Day Six – Motivated in Ecuador

Church in Oyacachi 

In the morning, we got to Lote Tres and began setting up for our children’s program and Phillip gave a devotional at the church.

At first, only a few kids were there for the children’s program.  But slowly, they began to trickle in.  The children colored pictures, played games with a basketball, and enjoying hanging out.  The skit Sue wrote then started.  It is a skit about Noah’s Ark.  The kids seemed to enjoy it.  We’ll probably be performing it again tomorrow at church.

Noah's ark kid's program 

Once the skit was done, the group packed up and boarded the bus.  A long and extremely bumpy ride later, we arrived at Oyacachi.  The entire group was impressed by the scenery.  We ate lunch and then departed on a walk towards the Old Town.  Along the way, Jim and Richard pointed out some of the things they had seen on their tour of the Oyacachi earlier in the week.  They were impressed that the sewer system, exposed earlier this week, was now covered up and underground.  Other items were also shown, such as the guinea pig farm, rotational grazing, electricity lines, and other progressive items.

Down at the Old Town, the group explored the antiquated church and houses.  They were made out of stone, with moss, grass, and small bushes growing out of the walls.  Turning back towards town, everyone made the long trip uphill.

Back at Oyacachi, many people enjoyed the warmth of natural hot springs.  Kasey and Nikki made everyone laugh as they jumped from the hottest to the coldest pool!

People also stopped by the wood carving store, buying many handmade bowls and items.  They were beautifully carved and wood burned.

After a dinner of excellent soup at the Lomas household, there was another discussion.  Jerry was impressed by the amount of projects we have been able to accomplish in just a few short days.  Nikki felt the people of Lote Tres were more motivated to help this time in comparison to her last trip here.  Many members echoed the same sentiments.  When talking about Oyacachi, people were impressed about how the town has advanced in just a few short years.  Jim and Mark felt the presence of the Gospel and a faith in God has helped Oyacachi move forward and stand together.  Sue was excited about the fact that the town is so isolated, yet it has a great market for its cheese and wood products.  Matt pointed out that since the town completely moved in the 1960’s, many of our parents are actually older than the entire place!  Everyone laughed.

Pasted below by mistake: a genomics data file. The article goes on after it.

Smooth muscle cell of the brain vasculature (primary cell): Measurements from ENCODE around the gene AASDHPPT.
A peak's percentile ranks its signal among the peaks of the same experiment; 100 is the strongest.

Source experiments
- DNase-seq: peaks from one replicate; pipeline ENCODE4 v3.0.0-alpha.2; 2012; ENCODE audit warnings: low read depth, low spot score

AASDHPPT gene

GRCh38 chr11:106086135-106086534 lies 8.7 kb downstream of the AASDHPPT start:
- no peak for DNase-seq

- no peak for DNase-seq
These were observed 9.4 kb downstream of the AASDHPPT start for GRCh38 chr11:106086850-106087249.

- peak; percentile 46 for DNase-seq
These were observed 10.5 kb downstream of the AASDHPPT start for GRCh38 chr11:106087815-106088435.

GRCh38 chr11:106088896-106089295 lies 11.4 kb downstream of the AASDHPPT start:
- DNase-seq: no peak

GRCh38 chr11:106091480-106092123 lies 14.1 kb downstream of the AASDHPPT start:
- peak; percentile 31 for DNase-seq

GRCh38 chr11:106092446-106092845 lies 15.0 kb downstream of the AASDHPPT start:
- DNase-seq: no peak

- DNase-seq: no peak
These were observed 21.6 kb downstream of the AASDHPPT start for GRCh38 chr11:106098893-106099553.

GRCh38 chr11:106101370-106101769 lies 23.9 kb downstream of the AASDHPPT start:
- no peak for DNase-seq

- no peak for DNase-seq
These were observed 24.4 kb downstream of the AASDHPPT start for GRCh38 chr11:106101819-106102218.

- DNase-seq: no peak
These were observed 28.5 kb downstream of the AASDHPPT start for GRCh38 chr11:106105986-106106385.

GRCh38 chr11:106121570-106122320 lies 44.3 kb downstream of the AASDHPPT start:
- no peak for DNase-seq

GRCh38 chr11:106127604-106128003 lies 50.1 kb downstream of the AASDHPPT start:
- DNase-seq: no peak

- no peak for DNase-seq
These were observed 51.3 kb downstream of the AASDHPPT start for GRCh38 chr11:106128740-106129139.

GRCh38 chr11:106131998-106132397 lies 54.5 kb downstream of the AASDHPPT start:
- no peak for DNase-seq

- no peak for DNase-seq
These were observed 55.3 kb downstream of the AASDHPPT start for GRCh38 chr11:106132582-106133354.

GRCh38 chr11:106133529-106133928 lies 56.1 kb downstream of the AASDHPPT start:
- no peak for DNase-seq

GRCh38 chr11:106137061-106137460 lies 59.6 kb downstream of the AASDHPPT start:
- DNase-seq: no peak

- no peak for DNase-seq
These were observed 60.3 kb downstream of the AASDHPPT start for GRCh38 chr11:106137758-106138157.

Group Observations ... 

the children seem mature for their age.

I’ve been before.  This time they seem more open than last time.

Flexibility is important.  Some days you have plans, but then you can’t cross the road to get there.  We’ll get around the obstacles, I’m sure. It good to prepare for the need to be flexible.

We’ve had to be flexible with our Spanish.  Sometimes we don’t have a translator while we are figuring out what tasks to do, so through pantomime and little words we do know, we figure it out.

Those women may be small, but they are strong!  They can carry bags of concrete up the big hill.  Have a strong work ethic.

I enjoy hanging out with the kids.  I prayed to be able to communicate with them, and suddenly I had a whole bunch of new friends!

They have been reserved, but now I’m greeted warmly.  One morning I even got two hugs!

I love seeing the progress on the church.  There’s now a roof when before it was just open.  The work can be strenuous but rewarding.

I’m surprised by the amount of random, stray dogs.  People seemed shy at first but warming up.

This is a testament to the importance of returning to the same area.  Developing relationships with them is important, and I’m encouraged to keep up the partnership.

The church service was great.  Although I didn’t understand a word being said, I was still touched by the fact that we are all believers.  Sat next to a lady with a child.  She showed me proverbs 3, I showed her psalm 23.

I do feel the flexibility is important.  I’m encouraged by the farming practices we’ve been seeing in the other towns and hope we can show it to Lote Tres.  And, like everyone said, I got a sunburn.  Shoot. 

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